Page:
The albergue at which we stayed in village San Xulián do Camiño consists of two parts separated by the main road and the Way that leads through the village. On the one side, there is a bar-restaurant and some of the rooms, while on the other side there are several other rooms, one of which was assigned to the three of us. While Francesco and Gabriel were well into their daily resting phase in this room, I was sitting in the bar-restaurant on the opposite side of the road, waiting for my backpack and writing a text I was to post on the Facebook. Since the gadget for downloading photos from my camera was in the big backpack, I could not post any photo to go with the text. That was, however, the least of my problems at that moment. The time was passing by, my backpack was not coming and the host assured me that this happens and that the drivers certainly made a stop somewhere to have a beer and that my backpack would arrive soon, but I started to feel very nervous and bad, hence the final comment in my text – as if my friends could see that there was panic and drama at the moment, but I wanted to reassure them and convey to them they should not worry since I was physically well.
That was both true and not true. I’m thinking about this thing being physically well. I had no new blisters, no new pain in any part of my body and no new problem with my body, but I was just sitting there in my t-shirt sticky from dried sweat, all dusty and tired, and instead of lying in a bed, freshly showered and clean, with my feet up above the horizontal line of my body in order for the legs to rest better, I was sitting in the bar-restaurant, gloomily waiting for Godot in the shape of my big, bright red backpack. Like any other Godot of this world, my backpack was not coming either.
At some point I started (again) to talk with the host-bartender on the subject and this is where my detective work started. First I had to ascertain which company actually transported my backpack. There was a change in the system in Sarria, new players appeared in the field of the luggage transportation, but they also all charged a little less – instead of 5 euros, the price was now 3 euros per stage. Back there I took an envelope of a transportation company recommended by the host there and in fact I didn’t remember the name of the company, but I did remember what the “envelope” used for leaving the data and for putting the money in looked like. Finally, I managed to convince the host to dial up that company and when he finally did it (kindly, but very much relaxed and carefree), the company said they did not even see my backpack that day!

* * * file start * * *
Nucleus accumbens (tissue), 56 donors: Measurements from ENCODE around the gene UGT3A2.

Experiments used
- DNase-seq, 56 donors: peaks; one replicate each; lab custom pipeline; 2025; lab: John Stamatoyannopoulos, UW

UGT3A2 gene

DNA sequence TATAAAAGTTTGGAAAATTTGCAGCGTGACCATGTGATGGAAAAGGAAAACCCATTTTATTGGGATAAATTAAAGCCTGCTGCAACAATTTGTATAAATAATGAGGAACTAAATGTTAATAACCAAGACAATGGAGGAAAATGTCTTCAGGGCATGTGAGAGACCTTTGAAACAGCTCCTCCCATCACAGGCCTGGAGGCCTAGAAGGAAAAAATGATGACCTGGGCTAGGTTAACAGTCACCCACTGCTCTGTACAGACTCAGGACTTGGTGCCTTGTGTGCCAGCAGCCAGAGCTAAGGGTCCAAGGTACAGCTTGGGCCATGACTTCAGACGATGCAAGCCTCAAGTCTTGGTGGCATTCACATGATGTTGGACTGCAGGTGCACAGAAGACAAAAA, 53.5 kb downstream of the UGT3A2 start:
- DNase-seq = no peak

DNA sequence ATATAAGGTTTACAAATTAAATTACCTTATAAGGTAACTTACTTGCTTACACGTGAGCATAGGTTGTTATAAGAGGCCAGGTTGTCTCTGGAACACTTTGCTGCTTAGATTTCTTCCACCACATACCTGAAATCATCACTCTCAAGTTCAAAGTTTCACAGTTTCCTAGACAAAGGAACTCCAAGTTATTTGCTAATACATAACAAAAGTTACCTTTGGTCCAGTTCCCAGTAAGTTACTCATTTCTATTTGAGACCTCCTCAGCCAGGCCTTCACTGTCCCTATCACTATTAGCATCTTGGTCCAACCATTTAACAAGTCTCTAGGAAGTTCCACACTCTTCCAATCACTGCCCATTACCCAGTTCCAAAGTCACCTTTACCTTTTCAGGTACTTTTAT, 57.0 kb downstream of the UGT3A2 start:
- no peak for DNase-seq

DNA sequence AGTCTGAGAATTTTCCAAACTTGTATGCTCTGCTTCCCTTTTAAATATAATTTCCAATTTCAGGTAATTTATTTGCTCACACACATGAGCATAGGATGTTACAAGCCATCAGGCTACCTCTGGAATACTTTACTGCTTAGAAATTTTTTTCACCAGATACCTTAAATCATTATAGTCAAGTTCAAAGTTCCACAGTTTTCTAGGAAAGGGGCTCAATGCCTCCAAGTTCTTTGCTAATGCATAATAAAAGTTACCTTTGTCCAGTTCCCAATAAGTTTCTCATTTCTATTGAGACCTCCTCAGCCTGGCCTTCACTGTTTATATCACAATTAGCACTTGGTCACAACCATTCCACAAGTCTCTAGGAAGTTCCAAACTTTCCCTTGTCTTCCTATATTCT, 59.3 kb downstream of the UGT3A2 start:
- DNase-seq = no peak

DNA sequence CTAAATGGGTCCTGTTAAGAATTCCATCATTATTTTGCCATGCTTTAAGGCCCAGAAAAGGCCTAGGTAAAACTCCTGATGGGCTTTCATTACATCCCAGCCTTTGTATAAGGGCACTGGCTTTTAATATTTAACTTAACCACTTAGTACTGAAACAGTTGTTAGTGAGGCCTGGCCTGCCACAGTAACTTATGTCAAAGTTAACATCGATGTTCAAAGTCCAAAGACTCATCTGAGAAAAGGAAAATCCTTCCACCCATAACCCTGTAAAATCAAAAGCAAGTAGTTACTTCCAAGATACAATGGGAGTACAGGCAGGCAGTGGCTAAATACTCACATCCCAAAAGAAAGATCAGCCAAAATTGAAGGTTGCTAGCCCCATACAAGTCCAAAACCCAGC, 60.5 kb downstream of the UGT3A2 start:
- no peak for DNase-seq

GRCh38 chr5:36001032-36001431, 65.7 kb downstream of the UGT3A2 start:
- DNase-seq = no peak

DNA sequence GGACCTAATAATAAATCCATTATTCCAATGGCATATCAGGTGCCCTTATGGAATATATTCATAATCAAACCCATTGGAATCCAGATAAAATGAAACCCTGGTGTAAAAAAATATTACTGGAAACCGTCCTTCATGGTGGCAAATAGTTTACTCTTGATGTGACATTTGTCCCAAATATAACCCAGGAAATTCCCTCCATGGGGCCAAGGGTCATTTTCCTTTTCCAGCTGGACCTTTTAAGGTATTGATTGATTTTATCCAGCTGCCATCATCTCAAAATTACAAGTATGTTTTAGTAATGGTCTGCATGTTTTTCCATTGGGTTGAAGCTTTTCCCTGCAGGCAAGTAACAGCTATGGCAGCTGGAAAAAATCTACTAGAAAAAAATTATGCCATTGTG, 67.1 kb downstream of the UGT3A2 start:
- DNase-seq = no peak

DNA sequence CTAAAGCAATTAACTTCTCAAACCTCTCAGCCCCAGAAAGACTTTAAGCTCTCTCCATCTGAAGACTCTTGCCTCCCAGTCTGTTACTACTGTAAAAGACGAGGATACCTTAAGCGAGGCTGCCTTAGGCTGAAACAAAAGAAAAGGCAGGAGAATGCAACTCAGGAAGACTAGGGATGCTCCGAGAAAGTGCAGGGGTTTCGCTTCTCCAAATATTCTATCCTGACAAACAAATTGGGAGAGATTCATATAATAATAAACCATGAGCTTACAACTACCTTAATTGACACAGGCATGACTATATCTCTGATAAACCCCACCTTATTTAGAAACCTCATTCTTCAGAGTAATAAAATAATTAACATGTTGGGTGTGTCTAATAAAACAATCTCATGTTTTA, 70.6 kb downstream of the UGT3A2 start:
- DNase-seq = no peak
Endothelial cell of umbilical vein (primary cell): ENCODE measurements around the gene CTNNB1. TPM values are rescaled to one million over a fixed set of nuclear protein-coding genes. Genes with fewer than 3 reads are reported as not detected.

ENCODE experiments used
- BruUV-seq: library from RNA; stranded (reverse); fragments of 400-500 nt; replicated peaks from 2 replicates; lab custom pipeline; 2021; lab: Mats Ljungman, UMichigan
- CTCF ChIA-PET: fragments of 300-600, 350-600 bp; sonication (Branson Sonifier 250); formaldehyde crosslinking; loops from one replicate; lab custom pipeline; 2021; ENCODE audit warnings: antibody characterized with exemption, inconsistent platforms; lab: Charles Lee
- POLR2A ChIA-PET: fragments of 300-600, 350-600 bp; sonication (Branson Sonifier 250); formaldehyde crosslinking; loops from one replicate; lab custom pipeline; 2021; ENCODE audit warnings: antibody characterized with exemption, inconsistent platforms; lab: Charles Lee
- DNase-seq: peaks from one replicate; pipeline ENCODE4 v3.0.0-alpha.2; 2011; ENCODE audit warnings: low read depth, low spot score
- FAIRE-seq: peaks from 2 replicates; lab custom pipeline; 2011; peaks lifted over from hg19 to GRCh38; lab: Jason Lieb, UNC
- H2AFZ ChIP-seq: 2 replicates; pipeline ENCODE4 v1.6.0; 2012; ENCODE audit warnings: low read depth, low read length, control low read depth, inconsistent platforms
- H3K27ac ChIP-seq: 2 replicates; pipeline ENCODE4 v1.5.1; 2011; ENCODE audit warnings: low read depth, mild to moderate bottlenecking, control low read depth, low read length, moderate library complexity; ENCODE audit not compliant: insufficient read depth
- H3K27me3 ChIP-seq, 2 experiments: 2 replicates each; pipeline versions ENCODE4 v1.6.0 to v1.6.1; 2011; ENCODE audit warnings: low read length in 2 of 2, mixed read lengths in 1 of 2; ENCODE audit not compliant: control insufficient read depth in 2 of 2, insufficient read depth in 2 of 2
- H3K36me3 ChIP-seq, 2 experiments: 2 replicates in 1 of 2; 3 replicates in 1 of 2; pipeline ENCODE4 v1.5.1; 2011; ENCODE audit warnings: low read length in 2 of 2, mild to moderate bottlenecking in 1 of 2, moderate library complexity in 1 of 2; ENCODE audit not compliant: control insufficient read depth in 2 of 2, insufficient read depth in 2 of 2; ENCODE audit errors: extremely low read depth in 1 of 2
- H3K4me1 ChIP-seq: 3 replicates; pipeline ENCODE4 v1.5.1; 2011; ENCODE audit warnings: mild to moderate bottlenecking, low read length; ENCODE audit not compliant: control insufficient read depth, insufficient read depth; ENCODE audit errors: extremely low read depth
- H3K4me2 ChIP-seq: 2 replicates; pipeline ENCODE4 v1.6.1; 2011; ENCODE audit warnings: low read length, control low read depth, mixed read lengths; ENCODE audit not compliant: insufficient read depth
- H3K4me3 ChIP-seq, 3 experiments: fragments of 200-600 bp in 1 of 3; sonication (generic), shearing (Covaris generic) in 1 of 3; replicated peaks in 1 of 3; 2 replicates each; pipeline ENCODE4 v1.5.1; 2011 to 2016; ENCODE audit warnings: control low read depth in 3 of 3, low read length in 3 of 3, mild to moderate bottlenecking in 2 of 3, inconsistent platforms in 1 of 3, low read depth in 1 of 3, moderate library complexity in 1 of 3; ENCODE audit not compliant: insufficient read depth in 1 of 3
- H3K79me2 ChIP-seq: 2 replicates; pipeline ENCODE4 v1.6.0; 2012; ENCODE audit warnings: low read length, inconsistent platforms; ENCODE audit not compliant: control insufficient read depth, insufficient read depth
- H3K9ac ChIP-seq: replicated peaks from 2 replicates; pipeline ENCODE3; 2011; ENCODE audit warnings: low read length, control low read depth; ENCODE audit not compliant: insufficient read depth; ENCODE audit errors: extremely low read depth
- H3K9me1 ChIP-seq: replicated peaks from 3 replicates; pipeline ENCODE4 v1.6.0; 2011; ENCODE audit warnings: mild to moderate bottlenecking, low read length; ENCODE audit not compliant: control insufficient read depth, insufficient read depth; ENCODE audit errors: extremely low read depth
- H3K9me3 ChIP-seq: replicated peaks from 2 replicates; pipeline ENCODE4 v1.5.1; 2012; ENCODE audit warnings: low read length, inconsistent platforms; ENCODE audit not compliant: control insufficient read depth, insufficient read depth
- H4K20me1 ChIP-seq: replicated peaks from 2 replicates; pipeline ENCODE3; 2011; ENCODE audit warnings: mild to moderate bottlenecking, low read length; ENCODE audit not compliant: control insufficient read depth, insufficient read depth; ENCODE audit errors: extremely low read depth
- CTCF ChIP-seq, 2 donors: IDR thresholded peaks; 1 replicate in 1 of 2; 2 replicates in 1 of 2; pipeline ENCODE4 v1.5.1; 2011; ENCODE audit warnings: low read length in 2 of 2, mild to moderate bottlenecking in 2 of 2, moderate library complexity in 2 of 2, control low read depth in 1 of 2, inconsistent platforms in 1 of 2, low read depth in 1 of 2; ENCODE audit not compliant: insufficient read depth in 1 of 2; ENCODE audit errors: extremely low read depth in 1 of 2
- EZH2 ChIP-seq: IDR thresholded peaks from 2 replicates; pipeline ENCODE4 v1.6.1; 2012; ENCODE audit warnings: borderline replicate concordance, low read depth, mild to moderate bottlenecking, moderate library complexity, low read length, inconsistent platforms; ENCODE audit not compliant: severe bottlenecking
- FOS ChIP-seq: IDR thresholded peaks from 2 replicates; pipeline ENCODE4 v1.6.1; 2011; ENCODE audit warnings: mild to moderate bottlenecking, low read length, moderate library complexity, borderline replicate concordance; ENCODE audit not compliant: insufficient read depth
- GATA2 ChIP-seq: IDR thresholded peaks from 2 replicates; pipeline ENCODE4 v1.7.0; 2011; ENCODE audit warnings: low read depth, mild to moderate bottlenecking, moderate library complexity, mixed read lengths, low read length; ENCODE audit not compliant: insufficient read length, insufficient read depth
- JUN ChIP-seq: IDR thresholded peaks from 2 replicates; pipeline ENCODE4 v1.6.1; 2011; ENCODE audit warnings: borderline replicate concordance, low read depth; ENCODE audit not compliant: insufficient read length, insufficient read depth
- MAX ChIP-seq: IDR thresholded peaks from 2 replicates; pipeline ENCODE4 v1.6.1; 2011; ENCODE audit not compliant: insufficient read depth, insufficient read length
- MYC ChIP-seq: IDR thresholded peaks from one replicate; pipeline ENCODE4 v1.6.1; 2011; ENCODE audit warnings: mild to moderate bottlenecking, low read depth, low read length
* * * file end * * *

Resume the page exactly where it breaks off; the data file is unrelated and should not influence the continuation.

This was exclaimed only by me, since the host just continued to chat calmly with another guest with whom he obviously shared much more interesting stories than the mine. I could see there was no use of him, so I went to Francesco, woke him up and asked him if I could use his mobile. Of course I could.
So, I returned to the bar-restaurant and since as of a few days ago I had all the phone numbers of the albergues we wanted to stay at written down in order for me to call and book the accommodation for the three of us, I first dialled the one in Sarria. As I stayed there for two days, the host knew perfectly well who he was talking with, so I first verified with him the name of the company for the transportation of luggage. Just to be sure. Then I called the company again. They reiterated that they did not see my backpack that morning in Portomarín. Then I called the albergue-hostel in Portomarín, explained the situation to them, they said that no luggage was left behind that morning, but they went to check again, just in case (the hostel has entrances from two streets, the reception is close to the lower street, while the luggage is taken from the upper entrance), and then they said that everything had been taken away.